The story of slavery in the United States is one of brutality, splintered families, and erasure. For many descendants of enslaved people, genealogies and other family histories can break down, severed by the missing links that resulted when families were broken up and sold to separate masters. An artifact in the Smithsonian’s new National Museum of African American History and Culture preserves a tiny attempt to fight back against that erasure. It’s known as “Ashley’s sack."
The unbleached cotton sack is the canvas for 56 words of embroidery—words with a tragic tale to tell. “My great grandmother Rose mother of Ashley gave her this sack when she was sold at age 9 in South Carolina,” it reads. “It held a tattered dress 3 handfulls of pecans a braid of Roses hair. Told her It be filled with my Love always she never saw her again Ashley is my grandmother Ruth Middleton 1921.”
The story of Rose, Ashley, and Ruth was common among millions of enslaved African Americans. It's been estimated that one-quarter of all enslaved people who crossed the Atlantic were children, and 48 percent were put to work before they turned 7 years old. Though slaves did manage to form family units, those families were generally disregarded by masters, who viewed them as chattel. Thus, slaves always ran the risk of being separated from their families—even children as young as 9-year-old Ashley.
When the sack—incredibly rare to have survived both slavery and the centuries—was purchased at a flea market in Tennessee in 2007, its origins were murky. As the Associated Press reports, the woman who discovered the sack realized it was valuable, but decided not to sell it on eBay. After some online research, she determined that the sack might have been connected to Middleton Place, a South Carolina plantation that is now a National Historic Landmark and museum and where African Americans were once enslaved. Museum officials purchased the sack and put it on display.
Reactions to the powerful story told on the bag were immediate and complex. Some volunteers felt overwhelmed or uncomfortable discussing the object. “Some volunteer guides complained that the sack, and the powerful reactions it engendered, distracted from the core mission of the tour: to highlight the wealth, political leadership, and cosmopolitanism of the white Middletons,” writes anthropologist historian Mark Auslander.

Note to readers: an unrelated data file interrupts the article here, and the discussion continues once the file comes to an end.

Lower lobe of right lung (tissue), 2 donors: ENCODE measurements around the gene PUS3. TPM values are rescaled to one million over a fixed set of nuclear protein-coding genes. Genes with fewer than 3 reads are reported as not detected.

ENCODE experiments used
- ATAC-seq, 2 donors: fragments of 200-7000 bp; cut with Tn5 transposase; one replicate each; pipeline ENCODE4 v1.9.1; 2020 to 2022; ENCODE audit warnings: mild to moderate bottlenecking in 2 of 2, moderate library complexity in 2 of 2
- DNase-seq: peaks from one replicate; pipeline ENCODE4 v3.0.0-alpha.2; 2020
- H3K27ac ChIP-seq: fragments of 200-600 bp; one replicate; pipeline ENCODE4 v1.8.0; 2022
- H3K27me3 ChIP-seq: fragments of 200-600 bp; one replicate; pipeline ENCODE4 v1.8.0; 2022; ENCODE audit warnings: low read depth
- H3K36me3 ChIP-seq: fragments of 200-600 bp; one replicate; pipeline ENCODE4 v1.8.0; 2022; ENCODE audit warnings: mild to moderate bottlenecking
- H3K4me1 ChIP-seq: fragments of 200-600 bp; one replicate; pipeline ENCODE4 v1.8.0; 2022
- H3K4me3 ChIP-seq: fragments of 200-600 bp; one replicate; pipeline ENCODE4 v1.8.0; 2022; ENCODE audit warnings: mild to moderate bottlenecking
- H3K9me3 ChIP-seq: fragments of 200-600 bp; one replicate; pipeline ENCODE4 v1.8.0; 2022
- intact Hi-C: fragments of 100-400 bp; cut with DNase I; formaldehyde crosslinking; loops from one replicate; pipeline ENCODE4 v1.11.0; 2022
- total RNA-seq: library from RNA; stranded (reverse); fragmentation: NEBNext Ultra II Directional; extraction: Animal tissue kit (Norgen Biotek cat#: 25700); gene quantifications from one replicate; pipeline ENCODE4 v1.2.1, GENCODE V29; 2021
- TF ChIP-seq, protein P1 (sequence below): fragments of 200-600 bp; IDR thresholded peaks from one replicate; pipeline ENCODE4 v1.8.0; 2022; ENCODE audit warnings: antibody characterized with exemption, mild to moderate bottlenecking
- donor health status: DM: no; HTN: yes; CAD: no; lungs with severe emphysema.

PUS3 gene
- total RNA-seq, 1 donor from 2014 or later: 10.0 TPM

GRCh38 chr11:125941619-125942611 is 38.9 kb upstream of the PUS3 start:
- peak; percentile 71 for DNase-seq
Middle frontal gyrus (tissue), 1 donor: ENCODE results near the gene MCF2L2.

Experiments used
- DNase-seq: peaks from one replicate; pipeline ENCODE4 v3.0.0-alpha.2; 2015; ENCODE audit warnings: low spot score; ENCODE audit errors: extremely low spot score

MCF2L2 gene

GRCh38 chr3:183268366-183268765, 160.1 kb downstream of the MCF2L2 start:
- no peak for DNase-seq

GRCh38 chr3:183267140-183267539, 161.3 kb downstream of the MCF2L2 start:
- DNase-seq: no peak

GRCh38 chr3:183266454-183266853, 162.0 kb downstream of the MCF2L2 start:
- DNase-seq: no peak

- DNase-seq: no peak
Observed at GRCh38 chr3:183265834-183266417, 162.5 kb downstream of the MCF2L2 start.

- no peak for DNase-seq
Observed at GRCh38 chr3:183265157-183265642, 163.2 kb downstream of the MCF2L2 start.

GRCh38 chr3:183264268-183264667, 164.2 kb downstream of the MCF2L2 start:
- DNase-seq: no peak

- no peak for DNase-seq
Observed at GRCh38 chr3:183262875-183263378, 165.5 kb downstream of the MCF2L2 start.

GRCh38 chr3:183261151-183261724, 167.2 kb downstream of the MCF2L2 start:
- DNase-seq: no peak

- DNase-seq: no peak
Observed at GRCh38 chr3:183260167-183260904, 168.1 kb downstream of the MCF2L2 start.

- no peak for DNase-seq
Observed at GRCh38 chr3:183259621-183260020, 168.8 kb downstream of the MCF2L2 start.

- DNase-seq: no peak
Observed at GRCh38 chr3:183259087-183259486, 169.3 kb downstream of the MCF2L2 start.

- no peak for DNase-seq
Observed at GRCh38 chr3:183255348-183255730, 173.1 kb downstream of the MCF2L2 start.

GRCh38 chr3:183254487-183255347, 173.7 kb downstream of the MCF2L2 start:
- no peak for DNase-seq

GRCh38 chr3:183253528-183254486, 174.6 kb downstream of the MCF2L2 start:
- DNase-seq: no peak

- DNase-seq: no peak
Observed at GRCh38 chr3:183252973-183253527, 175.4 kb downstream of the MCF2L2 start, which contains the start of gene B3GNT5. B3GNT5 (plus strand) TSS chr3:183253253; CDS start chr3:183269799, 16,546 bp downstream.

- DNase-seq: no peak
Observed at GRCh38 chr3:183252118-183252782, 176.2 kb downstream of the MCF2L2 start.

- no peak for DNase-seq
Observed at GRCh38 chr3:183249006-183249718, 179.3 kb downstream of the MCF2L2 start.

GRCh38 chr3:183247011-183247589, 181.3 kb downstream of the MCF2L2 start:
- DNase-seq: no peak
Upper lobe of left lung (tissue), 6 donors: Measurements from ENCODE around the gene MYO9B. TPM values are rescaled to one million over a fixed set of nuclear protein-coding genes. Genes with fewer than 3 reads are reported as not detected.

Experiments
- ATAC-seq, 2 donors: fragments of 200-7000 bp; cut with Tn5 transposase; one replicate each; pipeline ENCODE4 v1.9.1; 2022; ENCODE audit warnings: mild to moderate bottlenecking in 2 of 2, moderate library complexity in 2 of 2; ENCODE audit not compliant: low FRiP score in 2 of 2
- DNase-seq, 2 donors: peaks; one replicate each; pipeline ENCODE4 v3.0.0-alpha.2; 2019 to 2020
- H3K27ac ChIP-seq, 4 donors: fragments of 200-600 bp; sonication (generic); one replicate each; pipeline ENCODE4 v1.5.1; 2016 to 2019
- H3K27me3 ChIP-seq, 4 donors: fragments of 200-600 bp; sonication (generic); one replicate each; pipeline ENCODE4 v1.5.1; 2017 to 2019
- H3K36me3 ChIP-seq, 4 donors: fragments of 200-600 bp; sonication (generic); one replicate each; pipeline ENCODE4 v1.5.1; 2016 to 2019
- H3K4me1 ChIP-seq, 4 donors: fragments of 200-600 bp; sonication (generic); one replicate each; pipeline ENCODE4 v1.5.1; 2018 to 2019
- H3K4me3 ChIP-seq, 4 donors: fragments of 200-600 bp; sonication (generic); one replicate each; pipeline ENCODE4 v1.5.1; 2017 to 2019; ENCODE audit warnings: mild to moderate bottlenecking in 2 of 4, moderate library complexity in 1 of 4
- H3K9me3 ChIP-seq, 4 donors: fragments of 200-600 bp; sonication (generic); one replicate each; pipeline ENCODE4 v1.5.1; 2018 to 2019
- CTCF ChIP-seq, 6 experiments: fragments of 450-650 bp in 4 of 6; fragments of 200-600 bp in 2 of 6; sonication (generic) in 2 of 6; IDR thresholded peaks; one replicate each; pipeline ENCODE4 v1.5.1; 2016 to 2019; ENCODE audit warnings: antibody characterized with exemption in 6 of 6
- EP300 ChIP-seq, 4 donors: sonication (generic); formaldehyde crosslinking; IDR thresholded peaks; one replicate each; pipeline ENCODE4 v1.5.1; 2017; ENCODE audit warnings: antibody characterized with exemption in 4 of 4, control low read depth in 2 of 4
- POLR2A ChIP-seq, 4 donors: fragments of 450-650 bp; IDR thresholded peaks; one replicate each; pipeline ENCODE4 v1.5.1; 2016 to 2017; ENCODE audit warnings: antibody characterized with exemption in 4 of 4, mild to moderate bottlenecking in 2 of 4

Intrigued by the bag, Auslander set out on a quest to discover the identity of Rose, Ashley, and Ruth. He used slavery records as well as bank, court, and census data to research the women. But he faced a number of obstacles: slave records often involve mass sales of unnamed women and children, many records have been destroyed, and Rose was a very common name for enslaved women.
The name Ashley, however, was not. His answers aren't definitive, but Auslander did find intriguing evidence of a child named Ashley owned by a South Carolina planter named Robert Martin in the 1850s, who also owned a woman named Rose. Using 1920 census records, Auslander was also able to find an African-African woman named Ruth Middleton who had family roots in South Carolina, and who died in Philadelphia in 1988. Her possessions likely ended up being given away, which is how the sack found its way to the flea market, Auslander theorizes.
No matter how the bag got to that flea market, it's near-priceless evidence of what slavery did to families and what they suffered both together and apart. Middleton House lent the bag to the NMAAHC, where it—and its story—is now displayed across from a block used in slave auctions.